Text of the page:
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Dysart district mask protocols up for debate

Topic on agenda at next board meeting Wednesday night

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Mask mandates were lifted as of April 19 by Arizona Gov. Doug Ducey and now schools are addressing mask and COVID-19 protocols as the end of the year nears.

Executive order 2020-51 was rescinded and Dysart Unified School District officials put out communications that same day via the district website stating, “K-12 school districts and charter schools still maintain the right to institute and enforce policies to mitigate against COVID-19 spread, including the use of masks.”

The message went on to read the DUSD governing board takes the matter seriously and will discuss the topic in the next meeting, which begins at 6 p.m. Wednesday, April 28.

The District’s face covering protocol remains in place for school buildings, buses and activities. Face coverings will continue to be provided to students who do not have one.

Renee Ryon, DUSD communications director said district officials have heard from a handful of individuals on both sides of the issue since the governor’s announcement.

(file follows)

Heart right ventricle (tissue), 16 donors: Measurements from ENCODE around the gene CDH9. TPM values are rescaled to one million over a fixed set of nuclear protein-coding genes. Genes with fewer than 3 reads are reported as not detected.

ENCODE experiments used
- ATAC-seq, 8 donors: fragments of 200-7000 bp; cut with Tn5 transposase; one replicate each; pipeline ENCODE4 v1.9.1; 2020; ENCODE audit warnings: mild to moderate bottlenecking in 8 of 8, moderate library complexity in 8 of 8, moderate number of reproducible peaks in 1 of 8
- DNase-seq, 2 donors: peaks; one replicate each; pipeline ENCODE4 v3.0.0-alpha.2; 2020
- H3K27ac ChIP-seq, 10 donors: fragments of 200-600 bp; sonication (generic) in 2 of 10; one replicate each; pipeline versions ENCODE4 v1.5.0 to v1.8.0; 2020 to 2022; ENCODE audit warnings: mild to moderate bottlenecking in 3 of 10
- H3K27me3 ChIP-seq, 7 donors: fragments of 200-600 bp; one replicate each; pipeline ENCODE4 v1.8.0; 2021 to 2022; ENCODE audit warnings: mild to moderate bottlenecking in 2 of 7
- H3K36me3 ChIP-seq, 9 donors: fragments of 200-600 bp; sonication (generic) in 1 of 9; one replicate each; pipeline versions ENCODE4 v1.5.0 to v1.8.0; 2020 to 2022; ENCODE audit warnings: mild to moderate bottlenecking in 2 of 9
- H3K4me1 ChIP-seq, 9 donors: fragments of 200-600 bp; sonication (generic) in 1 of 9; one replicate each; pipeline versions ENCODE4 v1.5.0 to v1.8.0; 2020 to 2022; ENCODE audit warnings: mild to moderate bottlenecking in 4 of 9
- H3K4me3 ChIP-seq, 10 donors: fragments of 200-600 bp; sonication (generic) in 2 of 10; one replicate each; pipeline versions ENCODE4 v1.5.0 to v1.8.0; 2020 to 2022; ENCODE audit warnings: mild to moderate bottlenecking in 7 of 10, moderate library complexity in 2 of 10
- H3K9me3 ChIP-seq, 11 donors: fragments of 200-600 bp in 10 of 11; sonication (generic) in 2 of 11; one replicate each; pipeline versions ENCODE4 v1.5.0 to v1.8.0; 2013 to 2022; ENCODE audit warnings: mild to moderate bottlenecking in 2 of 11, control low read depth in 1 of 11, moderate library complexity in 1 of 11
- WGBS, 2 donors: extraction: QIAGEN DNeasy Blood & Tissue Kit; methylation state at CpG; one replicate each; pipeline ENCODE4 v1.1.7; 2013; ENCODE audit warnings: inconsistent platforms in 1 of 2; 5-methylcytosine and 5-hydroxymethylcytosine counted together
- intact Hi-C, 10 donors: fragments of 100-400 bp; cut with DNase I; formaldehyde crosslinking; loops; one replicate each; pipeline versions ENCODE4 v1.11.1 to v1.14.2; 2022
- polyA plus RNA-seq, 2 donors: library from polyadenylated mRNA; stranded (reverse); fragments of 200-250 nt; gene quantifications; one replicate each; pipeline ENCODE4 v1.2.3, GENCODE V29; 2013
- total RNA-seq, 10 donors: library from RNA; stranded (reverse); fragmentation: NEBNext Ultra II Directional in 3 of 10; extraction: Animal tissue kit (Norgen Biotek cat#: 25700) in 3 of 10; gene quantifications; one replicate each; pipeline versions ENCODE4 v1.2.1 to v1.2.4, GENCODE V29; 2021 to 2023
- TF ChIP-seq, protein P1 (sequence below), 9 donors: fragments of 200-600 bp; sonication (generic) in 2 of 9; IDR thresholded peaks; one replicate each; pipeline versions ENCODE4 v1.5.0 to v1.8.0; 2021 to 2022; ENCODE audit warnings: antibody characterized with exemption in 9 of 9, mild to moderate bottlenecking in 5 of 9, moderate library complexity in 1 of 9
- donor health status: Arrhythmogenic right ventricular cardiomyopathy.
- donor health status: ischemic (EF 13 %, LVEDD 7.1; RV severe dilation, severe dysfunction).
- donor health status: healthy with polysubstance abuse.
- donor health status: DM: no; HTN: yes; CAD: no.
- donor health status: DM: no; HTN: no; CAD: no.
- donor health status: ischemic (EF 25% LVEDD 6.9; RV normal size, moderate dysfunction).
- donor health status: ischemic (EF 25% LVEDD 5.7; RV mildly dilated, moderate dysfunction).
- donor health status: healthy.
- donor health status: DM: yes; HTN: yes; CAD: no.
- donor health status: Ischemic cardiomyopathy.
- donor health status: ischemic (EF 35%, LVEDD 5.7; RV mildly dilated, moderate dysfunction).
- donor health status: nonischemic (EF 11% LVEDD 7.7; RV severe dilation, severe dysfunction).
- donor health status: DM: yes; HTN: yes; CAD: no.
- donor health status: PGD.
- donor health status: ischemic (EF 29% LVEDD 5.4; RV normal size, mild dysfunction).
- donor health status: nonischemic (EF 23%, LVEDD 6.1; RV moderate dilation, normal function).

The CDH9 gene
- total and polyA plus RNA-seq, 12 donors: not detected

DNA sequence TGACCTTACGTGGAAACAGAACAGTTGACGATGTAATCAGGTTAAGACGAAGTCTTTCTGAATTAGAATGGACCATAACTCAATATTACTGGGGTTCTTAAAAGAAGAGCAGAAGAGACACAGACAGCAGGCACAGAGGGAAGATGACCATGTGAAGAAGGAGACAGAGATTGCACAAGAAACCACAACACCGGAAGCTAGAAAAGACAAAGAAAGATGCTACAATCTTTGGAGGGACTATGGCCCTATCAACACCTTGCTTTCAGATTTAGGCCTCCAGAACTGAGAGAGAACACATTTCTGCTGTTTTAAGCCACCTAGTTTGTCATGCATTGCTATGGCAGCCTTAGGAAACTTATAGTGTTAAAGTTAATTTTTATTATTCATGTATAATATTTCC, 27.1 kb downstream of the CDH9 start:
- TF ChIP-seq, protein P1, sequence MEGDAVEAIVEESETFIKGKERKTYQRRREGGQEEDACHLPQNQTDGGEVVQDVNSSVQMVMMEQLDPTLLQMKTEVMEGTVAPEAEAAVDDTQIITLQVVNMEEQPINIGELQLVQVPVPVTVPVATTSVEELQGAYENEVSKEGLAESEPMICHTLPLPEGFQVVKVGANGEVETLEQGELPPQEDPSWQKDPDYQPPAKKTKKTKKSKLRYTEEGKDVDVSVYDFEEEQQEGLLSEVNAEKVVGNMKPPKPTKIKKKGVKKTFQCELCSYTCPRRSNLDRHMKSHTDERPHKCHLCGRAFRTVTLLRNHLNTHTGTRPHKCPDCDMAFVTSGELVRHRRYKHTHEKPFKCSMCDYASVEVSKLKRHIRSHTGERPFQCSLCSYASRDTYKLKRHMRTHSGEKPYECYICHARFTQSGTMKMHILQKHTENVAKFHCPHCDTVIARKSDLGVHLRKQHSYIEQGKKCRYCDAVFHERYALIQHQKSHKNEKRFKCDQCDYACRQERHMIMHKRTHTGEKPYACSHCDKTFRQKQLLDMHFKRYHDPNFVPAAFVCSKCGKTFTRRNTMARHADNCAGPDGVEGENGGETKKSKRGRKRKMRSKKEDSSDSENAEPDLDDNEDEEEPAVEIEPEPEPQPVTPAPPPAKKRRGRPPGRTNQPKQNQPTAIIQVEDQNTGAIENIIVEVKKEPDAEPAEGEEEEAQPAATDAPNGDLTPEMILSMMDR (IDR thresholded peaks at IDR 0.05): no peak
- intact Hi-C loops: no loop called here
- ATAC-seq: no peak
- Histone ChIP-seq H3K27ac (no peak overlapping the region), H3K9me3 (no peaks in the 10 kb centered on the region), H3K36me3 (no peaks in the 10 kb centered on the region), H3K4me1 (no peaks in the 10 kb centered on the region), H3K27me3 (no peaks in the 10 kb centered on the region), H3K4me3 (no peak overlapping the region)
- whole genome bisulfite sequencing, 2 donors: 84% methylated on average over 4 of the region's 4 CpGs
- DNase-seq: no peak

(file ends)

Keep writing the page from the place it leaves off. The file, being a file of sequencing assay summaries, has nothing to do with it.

“District COVID protocols and updates have been a regular agenda item for discussion at our recent Governing Board meetings. During the April 28 meeting, the governor’s announcement will be included in that discussion, along with any input that has been received through public comments or other communications,” she said. “We appreciate your continued partnership in following our health and safety processes and procedures.”

On July 23, Mr. Ducey required all school districts and charter schools to develop and implement a policy to require face coverings, such as masks or shields. It was overruled by the Department of Health Services, which mandated the face coverings in schools Nov. 19.

In a statement from the governor’s office, what changed was 38% of Arizonans had received at least one dose of the vaccine.

“Teachers, families and students have acted responsibly to mitigate the spread of the virus and protect one another,” Mr. Ducey said. “And our school leaders are ready to decide if masks should be required on their campuses.”

State schools chief Kathy Hoffman is not in support of the mandate.

“Today’s abrupt removal of the mask mandate in schools is just one example in a long line of decisions that have resulted in Arizona’s embarrassing response to a virus that has claimed over 17,000 lives and impacted thousands more,” she said in her own statement.

Editor’s Note: Portions of this story were originally reported by Howard Ficher of Capitol Media Services

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